Plot Generator

This morning, I sat staring at my computer looking for inspiration. I noticed a bookmark that I saved ages ago. I left it in the nav bar so I could go back and check it out later. Instead, I proceeded to forget about it. Until now.

The book mark is to a plot generating website. It is similar to the game, Mad Libs.  With Plot Generator, you put in a bunch of words and it will write a full short story for you. With my need to have some inspiration I plugged in a bunch of words, moods, places, and descriptions then I indicated I wanted a short story. It took a matter of about 5 seconds and VIOLA I had a short story.

Now, mind you, I had no idea what to expect. The words I gave were pretty arbitrary and some did not match up to what they asked for. It was a hodge-podge of gobbely-gook. As a result…this short story is too, but it’s also really funny. It is worth noting that I did not edit, change, reword, or touch this in any way. This is raw and right off the press. So, without further delay, here is an amazing short story.

Two Steady Uncles Swimming to the Beat

A Short Story
by KJ Scrim (written by Plot generator)

Kaitlin Manning looked at the heavy cup in her hands and felt depressed.

She walked over to the window and reflected on her homey surroundings. She had always loved small Parker with its quirky, quarrelsome quaint. It was a place that encouraged her tendency to feel depressed.

Then she saw something in the distance, or rather someone. It was the figure of Sam Goodman. Sam was a smart giant with rugged eyes and robust feet.

Kaitlin gulped. She glanced at her own reflection. She was a nasty, moody, cocoa drinker with skinny eyes and large feet. Her friends saw her as a barbecued, bitter bread. Once, she had even helped a shiny puppy cross the road.

But not even a nasty person who had once helped a shiny puppy cross the road, was prepared for what Sam had in store today.

The snow teased like playing dog, making Kaitlin happy.

As Kaitlin stepped outside and Sam came closer, she could see the bitter smile on his face.

Sam gazed with the affection of 9,468 funny flaky fish. He said, in hushed tones, “I love you and I want equality.”

Kaitlin looked back, even more happy and still fingering the heavy cup. “Sam, Is that real leather,” she replied.

They looked at each other with satisfied feelings, like two clumsy, calm cats drinking at a very loyal party, which had rock music playing in the background and two steady uncles swimming to the beat.

Kaitlin regarded Sam’s rugged eyes and robust feet. “I feel the same way!” revealed Kaitlin with a delighted grin.

Sam looked curious, his emotions blushing like a fluffy, fluttering fork.

Then Sam came inside for a nice mug of cocoa.

THE END

Praise for Two Steady Uncles Swimming to the Beat

“I feel like I know Kaitlin Manning. In a way, it feels as though I’ve always known her.”- The Daily Tale

“About as enjoyable as being hailed on whilst taking in washing that has been targeted by seagulls with the squits.”
– Enid Kibbler

“Saying the snaw teased like playing dog is just the kind of literary device that makes this brilliant.”
– Hit the Spoof

“I could do better.”
– Zob Gloop

Traditional or Self Publishing?

It is already September and I haven’t written a post since early August. Last month was beyond busy so this blog was set aside, until now. It is time to turn over a new leaf and begin posting at least once per week. It is a simple goal and I am excited to get started with this post for the Insecure Writer’s Support Group. The question for September?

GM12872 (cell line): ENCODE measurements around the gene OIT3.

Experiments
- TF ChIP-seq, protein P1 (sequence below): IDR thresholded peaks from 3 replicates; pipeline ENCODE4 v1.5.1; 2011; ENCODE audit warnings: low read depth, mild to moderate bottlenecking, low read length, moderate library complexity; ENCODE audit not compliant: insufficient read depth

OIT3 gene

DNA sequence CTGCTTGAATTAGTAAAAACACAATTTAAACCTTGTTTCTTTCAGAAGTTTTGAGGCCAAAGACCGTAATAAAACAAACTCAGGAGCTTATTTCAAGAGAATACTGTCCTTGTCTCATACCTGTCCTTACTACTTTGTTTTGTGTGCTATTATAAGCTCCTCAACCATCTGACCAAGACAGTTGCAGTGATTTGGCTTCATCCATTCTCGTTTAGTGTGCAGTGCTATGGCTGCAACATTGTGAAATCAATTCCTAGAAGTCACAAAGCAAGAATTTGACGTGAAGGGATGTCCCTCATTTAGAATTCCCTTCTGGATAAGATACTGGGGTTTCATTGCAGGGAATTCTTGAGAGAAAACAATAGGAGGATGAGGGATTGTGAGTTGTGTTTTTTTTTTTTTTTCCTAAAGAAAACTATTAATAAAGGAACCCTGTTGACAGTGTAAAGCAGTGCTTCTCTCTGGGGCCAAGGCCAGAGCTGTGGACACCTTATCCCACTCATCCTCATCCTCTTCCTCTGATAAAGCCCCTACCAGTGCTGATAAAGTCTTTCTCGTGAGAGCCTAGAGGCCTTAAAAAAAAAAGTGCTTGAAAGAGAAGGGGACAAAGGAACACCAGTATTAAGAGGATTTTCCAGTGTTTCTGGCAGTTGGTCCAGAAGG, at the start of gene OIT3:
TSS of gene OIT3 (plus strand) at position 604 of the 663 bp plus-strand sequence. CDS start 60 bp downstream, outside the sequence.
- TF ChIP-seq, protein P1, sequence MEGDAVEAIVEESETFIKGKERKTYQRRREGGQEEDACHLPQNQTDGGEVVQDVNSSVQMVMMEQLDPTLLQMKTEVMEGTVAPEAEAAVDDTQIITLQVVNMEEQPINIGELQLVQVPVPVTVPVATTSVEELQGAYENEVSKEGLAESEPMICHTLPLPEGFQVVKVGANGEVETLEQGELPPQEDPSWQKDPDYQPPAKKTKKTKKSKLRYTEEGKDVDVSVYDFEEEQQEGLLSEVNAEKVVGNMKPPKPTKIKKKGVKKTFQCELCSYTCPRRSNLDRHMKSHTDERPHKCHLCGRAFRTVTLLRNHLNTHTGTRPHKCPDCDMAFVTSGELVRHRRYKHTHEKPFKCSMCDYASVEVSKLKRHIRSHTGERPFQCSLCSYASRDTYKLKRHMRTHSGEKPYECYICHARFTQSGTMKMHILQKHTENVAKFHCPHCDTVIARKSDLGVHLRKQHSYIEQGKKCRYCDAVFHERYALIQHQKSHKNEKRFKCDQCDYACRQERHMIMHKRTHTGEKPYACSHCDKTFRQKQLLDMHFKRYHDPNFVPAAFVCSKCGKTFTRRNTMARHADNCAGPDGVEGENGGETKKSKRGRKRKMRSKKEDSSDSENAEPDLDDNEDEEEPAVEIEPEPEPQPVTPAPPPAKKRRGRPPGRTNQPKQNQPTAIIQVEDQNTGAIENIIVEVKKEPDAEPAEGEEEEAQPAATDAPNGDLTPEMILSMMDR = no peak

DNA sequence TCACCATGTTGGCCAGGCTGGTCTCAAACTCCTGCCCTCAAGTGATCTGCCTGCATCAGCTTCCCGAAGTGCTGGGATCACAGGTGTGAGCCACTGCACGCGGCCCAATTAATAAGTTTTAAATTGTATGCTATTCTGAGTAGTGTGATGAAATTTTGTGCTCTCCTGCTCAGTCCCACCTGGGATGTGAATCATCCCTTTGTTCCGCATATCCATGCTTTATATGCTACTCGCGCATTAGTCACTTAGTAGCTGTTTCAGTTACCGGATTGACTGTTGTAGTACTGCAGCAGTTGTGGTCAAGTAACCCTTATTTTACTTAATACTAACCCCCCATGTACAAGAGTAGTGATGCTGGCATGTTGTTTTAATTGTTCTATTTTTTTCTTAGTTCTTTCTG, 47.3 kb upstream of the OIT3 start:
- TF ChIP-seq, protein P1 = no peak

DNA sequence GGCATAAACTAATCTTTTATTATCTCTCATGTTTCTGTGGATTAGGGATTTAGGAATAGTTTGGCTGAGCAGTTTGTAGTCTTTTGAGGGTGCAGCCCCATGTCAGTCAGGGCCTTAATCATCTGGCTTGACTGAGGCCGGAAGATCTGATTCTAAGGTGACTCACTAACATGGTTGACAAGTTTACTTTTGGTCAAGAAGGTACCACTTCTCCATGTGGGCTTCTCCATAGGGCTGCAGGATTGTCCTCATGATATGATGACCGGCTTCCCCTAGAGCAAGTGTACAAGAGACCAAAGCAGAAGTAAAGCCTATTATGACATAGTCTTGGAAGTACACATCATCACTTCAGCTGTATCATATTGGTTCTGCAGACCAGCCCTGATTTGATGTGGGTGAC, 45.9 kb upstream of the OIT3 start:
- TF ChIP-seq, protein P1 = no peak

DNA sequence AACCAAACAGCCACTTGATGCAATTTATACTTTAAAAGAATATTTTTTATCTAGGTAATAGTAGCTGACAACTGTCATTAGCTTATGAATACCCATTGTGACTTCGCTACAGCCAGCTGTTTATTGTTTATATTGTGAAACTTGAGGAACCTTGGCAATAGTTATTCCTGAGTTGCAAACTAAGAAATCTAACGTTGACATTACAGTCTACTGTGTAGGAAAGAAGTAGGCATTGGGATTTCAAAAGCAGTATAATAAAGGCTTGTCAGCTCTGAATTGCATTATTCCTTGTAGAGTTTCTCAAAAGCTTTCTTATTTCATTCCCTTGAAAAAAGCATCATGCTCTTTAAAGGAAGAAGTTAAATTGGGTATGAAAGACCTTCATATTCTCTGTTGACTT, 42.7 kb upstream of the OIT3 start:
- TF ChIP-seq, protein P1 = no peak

What publishing path are you considering to take, and why?

Each day I get closer and closer to completing The Manx and I have just started to scratch the surface of how to publish it. There are two ways to go:

  1. Self Publish
  2. Traditionally Publish

Both are beneficial.

Self publishing gives the author the freedom and flexibility to make all of the decisions regarding publication. The author, alone, takes on the role of publisher (and the costs involved) by doing the marketing, setting prices, securing an editor and agent. By doing this the author keeps all the profits – if any – to themselves. There is no publisher who wants a piece of the pie. Yet, all of the work falls on the writer which takes away from the writing itself.

Traditional publishing is, as it sounds, done through traditional process of finding a publisher who will coordinate many aspects of getting your book from your computer to print. The financial responsibility is shifted away from the author, but the publisher collects all profits and shares them with the author through royalty checks. On average an author can expect 10% on a hardcover which increases as sales increase.

Both have benefits. It is up to the individual author to choose which method they want to pursue. For me, I am leaning toward traditional. I know myself. I’m not very good at tooting my own horn so my marketing would fail if I self published. My skin isn’t very thick either and I have a hard time saying ,”No”. A traditional publishing house will, I hope, be strong in the areas I am not resulting in better sales.

Now What?

For now, I will keep writing and working toward the day I type, The End. 

What’s New?

In the mix of working on The Manx, I found the need to write something else. It happens to me on a regular basis. So I started something VERY different for me; a cozy mystery. Murder in Sulfur Gulch  is turning out to be quite fun to write. It is funny, light, and has started to twist and turn. It is slowly turning into a prequel to The Manx so I hope they will organically turn into books #1 and 2. I’ll let you know as I progress.

It’s a Blog Hop!!

As with all posts for IWSG posts this is a blog hop. Check out the other writers who take part in this monthly post.

Click here to start hopping!

This post inspired by:

The awesome co-hosts for the September 5 posting of the IWSG are Toi Thomas,T. Powell Coltrin, M.J. Fifield, and Tara Tyler!